vertical - metal roof in lieu of radials?

Discussion in 'Antennas, Feedlines, Towers & Rotors' started by N4ERZ, Mar 21, 2011.

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  1. N4ERZ

    N4ERZ XML Subscriber QRZ Page

    I am considering a vertical antenna (steppir perhaps) for my office. It's only 1 mile from my house and I could have an HF setup there as opposed to my house which has many obstacles (small yard, neighbors, my wife...). On Steppir's website they make a reference to a metal roof being a good ground replacement for radials and a great counterpoise. I'm wondering if anyone has done this before? My warehouse has an old, somewhat rusty galvanized standing seam roof and my office has a corrugated metal roof. I could use either building, but the office makes more sense since it has internet and I can envision remote access etc...

    Is this realistic or just advertising? Any reliable way to know if this was going to work?

    Thoughts are appreciated,

    Zach
     
  2. N1CZZ

    N1CZZ Ham Member QRZ Page

    My thoughts, but I am not a guru. Raised verticals require tuned radials and grounded mounted like alot of the area around it to be conductive. The large conticous metal roof and the fact that it is connected to earth below, or you would make sure it is bonded well to the earth, would make it more like a ground mounted vertical on a bump or small hill. I think it will work very well for you.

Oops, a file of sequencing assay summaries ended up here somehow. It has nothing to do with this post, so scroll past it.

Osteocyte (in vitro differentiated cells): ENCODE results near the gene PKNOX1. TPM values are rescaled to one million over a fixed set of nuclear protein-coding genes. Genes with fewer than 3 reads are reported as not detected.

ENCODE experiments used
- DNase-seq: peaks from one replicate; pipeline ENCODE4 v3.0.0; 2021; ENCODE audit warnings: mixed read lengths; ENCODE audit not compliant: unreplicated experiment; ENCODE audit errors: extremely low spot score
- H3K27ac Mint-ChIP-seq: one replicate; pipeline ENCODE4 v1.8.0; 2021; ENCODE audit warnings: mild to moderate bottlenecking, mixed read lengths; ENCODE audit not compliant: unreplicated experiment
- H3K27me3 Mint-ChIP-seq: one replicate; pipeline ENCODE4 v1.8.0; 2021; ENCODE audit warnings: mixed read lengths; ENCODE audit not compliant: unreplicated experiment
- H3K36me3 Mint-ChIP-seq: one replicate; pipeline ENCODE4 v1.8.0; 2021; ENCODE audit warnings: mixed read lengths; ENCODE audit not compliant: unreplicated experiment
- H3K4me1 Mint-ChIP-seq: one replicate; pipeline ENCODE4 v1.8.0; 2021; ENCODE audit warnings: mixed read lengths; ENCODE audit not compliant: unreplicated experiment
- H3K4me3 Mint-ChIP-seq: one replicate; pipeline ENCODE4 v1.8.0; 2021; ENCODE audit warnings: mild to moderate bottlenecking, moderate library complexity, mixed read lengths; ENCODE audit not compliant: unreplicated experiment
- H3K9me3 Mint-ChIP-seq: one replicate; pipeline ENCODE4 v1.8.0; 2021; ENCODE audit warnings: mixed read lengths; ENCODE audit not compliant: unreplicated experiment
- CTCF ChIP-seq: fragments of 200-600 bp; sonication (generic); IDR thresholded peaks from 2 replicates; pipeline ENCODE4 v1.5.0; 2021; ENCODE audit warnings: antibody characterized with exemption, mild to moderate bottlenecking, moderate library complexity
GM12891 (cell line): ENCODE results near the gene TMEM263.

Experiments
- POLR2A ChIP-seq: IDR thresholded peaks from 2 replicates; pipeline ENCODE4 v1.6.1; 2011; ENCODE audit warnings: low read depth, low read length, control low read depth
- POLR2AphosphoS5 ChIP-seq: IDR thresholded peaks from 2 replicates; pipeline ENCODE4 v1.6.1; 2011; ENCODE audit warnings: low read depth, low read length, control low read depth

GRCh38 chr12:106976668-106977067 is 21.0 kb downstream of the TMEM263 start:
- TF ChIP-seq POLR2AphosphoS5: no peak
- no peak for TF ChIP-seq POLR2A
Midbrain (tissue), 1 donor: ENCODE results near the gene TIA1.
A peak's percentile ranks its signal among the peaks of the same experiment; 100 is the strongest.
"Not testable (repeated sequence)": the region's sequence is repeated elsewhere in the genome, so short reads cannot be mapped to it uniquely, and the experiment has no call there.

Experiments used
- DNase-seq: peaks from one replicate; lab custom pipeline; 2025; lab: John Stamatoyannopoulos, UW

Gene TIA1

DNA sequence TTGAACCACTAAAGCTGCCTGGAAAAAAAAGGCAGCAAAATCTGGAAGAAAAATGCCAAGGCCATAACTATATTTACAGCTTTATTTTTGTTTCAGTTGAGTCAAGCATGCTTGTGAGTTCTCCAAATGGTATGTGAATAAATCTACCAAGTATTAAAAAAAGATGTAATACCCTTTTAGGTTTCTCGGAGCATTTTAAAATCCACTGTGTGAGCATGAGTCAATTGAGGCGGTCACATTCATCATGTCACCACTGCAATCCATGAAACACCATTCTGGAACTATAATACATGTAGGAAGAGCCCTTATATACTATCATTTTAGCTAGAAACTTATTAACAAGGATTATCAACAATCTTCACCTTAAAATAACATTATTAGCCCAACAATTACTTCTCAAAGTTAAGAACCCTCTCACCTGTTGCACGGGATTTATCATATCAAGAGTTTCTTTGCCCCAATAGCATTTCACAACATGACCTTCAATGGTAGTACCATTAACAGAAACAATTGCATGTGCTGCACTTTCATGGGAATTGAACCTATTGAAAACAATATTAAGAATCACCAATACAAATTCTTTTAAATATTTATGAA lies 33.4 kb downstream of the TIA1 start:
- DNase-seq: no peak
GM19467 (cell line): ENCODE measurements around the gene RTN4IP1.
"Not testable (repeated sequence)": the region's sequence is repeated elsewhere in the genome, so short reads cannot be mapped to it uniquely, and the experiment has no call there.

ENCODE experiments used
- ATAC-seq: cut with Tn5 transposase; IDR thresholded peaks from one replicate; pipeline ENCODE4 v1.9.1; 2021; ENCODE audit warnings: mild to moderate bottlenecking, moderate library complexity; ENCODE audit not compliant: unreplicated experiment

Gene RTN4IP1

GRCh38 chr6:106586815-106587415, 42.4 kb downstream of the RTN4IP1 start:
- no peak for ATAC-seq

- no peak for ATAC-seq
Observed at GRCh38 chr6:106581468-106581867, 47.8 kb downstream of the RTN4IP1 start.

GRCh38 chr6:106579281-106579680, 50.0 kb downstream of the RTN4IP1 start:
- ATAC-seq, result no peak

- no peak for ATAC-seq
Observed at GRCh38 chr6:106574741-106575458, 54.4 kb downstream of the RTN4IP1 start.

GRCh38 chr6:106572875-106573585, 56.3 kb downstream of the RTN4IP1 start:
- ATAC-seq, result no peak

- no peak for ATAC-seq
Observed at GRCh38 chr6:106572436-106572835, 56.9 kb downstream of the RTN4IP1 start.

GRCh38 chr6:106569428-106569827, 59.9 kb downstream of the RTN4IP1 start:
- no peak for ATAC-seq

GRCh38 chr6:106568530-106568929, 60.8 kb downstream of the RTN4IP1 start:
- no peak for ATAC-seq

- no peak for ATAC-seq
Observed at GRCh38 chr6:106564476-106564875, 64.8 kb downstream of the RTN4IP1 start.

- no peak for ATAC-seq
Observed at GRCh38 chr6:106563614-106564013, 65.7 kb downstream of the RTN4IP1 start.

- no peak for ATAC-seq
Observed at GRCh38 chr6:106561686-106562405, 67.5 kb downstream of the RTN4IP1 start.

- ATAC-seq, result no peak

3. N4ERZ

    N4ERZ XML Subscriber QRZ Page

    Thanks for the reply. I emailed Steppir to ask their opinion and got this as part of the reply to test and see if it would be truly functional. ...."take an Ohm meter and check the resistance between panels.
    It should be very near "0" Ohms. However, even with a low DC resistance it does not
    assure a good RF connection"

    The part that bothers me is there is no assurance, even after testing, that it will work. As a rookie, I am not certain that I will know if it is functioning at 100% or not. I hate to proceed into uncertainty...

    Any other thoughts?

    Zach
     
  4. WB2WIK

    WB2WIK Premium Subscriber QRZ Page

    If it's an industrial building with a metal roof anyway, I don't see the big deal:

    Try the metal roof as a ground plane (be sure to electrically bond to it, very well, using multiple low-inductance paths); if that doesn't work well, add copper wires as radials, laying on the metal roof. They can be secured using roofing cement, or just tied off at the corners of the roof or whatever is convenient. One way or the other, you'll have an antenna that works fine.
     
  5. N4ERZ

    N4ERZ XML Subscriber QRZ Page

    It is an industrial building and it appears that the radial kits are pretty cheap, so I might go for it. With that said, I would prefer to bring the coax and control cable through the roof (vent pipe style) and straight down into an office... I'm assuming this is less than ideal for grounding, but am not 100%. Any thoughts on that?
     
  6. WB2WIK

    WB2WIK Premium Subscriber QRZ Page

    Kits are fine, but all you need for radials is "wire," preferably pure copper wire. And some end ensulators, and crimp or solder lugs to attach to the base of the antenna. I can make twenty 50' long radials from one $40 (1000' long) spool of wire, twenty lugs and 20 small insulators, and maybe a ball of string. Might cost $60 total for everything, and take an hour or so.